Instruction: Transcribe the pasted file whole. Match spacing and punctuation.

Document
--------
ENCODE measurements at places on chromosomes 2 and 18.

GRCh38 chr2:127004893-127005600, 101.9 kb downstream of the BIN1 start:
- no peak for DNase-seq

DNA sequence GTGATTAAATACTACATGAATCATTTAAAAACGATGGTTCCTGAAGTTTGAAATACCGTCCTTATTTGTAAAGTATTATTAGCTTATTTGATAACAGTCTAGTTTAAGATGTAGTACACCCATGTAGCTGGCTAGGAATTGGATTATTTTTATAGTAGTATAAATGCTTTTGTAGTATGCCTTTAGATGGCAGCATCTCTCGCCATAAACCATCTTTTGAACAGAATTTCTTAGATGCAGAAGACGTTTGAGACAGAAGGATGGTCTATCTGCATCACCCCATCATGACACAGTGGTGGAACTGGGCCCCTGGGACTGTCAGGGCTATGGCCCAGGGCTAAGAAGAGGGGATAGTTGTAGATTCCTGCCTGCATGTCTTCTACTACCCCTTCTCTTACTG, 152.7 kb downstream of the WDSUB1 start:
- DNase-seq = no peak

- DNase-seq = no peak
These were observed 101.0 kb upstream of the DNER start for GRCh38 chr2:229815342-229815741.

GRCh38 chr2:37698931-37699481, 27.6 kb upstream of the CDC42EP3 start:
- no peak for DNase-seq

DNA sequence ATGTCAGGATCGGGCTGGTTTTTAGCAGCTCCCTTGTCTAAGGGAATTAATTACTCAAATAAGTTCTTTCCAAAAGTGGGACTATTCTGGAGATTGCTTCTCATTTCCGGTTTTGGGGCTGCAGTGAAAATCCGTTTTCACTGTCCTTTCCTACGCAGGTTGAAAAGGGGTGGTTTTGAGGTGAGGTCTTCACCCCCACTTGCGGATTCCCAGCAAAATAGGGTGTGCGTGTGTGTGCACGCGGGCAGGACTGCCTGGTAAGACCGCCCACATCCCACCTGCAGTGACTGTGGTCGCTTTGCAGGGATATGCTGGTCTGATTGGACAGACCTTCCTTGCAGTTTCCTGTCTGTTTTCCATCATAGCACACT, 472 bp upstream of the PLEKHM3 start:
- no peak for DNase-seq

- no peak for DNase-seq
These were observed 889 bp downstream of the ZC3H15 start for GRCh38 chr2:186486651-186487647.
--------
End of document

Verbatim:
ENCODE measurements at places on chromosomes 2 and 18.

GRCh38 chr2:127004893-127005600, 101.9 kb downstream of the BIN1 start:
- no peak for DNase-seq

DNA sequence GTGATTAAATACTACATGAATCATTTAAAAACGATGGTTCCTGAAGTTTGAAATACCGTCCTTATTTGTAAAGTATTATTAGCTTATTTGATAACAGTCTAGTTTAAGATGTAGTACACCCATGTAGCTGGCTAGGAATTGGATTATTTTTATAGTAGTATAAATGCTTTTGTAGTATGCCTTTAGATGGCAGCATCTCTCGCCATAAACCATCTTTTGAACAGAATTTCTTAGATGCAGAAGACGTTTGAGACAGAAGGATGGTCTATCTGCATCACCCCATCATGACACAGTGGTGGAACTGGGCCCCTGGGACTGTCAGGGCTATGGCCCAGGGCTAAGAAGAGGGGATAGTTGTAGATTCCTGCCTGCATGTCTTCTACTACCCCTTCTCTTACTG, 152.7 kb downstream of the WDSUB1 start:
- DNase-seq = no peak

- DNase-seq = no peak
These were observed 101.0 kb upstream of the DNER start for GRCh38 chr2:229815342-229815741.

GRCh38 chr2:37698931-37699481, 27.6 kb upstream of the CDC42EP3 start:
- no peak for DNase-seq

DNA sequence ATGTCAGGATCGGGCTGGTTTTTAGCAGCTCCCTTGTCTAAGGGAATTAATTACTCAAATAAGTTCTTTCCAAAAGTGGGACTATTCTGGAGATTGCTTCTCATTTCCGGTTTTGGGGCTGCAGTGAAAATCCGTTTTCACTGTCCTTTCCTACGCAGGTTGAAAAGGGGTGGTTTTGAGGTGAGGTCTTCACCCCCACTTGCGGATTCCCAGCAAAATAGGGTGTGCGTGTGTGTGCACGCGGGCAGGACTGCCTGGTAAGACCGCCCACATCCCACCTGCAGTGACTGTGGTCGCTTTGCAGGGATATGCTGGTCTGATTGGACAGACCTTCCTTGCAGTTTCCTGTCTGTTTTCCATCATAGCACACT, 472 bp upstream of the PLEKHM3 start:
- no peak for DNase-seq

- no peak for DNase-seq
These were observed 889 bp downstream of the ZC3H15 start for GRCh38 chr2:186486651-186487647.